George was stuck on the name Yellowbird but, as a branding expert, Erin knew there had to be a good reason to go there. “I came up with the name Yellowbird because we wanted something that was the opposite of what other hot sauce brands used as a mascot: pirates, flaming skulls, and so on. Erin has the background in design and she wouldn't let me call it Yellowbird unless there was a good reason for it. Eventually I came across a story about how all birds are immune to capsaicin, which is the active chemical in chili peppers that makes them spicy. Then we learned about these little yellow birds that live in Thailand and they eat bird peppers, which are these little tiny peppers and it flavors their skin so predators won’t eat them. Capsaicin is a food source that only they eat, nothing else eats the peppers, not even bugs.”
While separating your products from a competitor’s is always ideal for businesses, this drive goes much further for Erin and George. They don’t just want to be different to corner a market, but to make a product that’s healthy and better for you. Erin says, “I think other condiment makers are trying to do several things. I think they are trying to drive the cost down to make the product, and they're trying to increase shelf life with preservatives. We don't want ours to be cheap sauces, we want them to be delicious and good for you, and not have the fillers, like sugars and potassium sorbate, and other unhealthy ingredients.” George agrees, “The stuff that we put in our sauce is natural: citrus, vinegar, salt, things like that. Once we started looking at going into stores, selling resale, we had a bunch of people telling us we’d have to use potassium sorbate or sulphites for shelf life and stability. We refused to. We've tested everything, it’s gone to the lab, gone to state process authority and FDA filed. It was just a process of developing it and sending it to the lab and to the experts and developing it to a point where it was stable and lasted.“
In the process of building their own factory, expansion is definitely an objective for both Yellowbird Sauce co–founders, but not without a specific focus, which George explains, “We don't want to make sauce and seasonings and snack foods and beef jerky. We want to have a very concise focus. It makes it easier to tell people who we are and it also makes it easier on the production side. Because if I get a big, expensive piece of equipment for bottling sauce and then we decide we're going to make flavored popcorn or something, then all of a sudden we have to do that by hand and it's inefficient.”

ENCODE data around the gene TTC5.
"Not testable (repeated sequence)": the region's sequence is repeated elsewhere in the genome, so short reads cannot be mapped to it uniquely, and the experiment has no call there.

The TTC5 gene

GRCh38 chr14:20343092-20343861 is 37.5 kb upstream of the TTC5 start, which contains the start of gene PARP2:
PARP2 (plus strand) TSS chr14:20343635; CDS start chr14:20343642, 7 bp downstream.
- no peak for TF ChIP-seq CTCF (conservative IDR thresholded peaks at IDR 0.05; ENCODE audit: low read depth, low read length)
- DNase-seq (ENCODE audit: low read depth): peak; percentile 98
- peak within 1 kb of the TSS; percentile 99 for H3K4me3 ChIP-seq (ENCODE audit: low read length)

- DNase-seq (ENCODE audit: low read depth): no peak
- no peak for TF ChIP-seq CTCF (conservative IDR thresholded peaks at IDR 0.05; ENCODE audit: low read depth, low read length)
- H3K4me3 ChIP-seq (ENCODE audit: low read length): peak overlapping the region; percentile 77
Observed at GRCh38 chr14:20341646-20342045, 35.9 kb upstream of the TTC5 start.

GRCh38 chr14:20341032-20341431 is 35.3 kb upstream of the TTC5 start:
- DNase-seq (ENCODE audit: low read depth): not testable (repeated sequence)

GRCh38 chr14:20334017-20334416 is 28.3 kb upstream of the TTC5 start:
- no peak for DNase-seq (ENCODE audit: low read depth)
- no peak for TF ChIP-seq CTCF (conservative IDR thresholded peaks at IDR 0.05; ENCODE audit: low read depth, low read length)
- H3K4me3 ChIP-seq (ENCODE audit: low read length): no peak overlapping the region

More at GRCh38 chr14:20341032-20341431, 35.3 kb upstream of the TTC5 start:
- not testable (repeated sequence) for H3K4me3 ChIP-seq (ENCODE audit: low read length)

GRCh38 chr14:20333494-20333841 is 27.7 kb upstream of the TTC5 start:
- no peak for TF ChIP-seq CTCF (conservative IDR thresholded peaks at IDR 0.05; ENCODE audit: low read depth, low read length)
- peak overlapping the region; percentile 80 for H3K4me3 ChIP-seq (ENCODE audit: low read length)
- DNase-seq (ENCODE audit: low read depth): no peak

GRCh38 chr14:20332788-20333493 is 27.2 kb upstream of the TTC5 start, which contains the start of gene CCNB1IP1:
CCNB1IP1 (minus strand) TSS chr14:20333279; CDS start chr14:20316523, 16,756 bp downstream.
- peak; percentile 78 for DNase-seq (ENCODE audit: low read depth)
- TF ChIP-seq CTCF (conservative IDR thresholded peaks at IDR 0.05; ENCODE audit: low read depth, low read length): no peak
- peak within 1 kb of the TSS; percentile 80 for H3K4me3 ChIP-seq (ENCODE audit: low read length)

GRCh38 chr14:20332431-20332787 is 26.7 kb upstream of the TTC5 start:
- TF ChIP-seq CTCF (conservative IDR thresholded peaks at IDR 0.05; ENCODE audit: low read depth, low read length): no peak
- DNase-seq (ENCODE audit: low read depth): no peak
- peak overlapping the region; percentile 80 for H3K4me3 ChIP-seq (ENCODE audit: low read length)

After a journey like theirs, what advice do Erin and George have for other would-be entrepreneurs? For George, it’s about understanding the value of both perseverance and the value of quitting. “Literally every week there’s a point at which you can either throw in the towel or step it up to the next level. Who knows where we'll be in five years or ten years or whatever, but so far we've always opted to step it up to the next level—but you don't have to. I've seen plenty of people be way happier and more successful by quitting what they were doing. We totally believe in the value in quitting something that's not working. We try to quit stuff in our business that's not working. But if your business is the thing that's not working, then quitting it is valuable.” As Erin points out, it’s also about partnership. “You have to have good people that you're working next to. If you have a great partner, that can make a world of difference. If you have a terrible partner, then … you know.“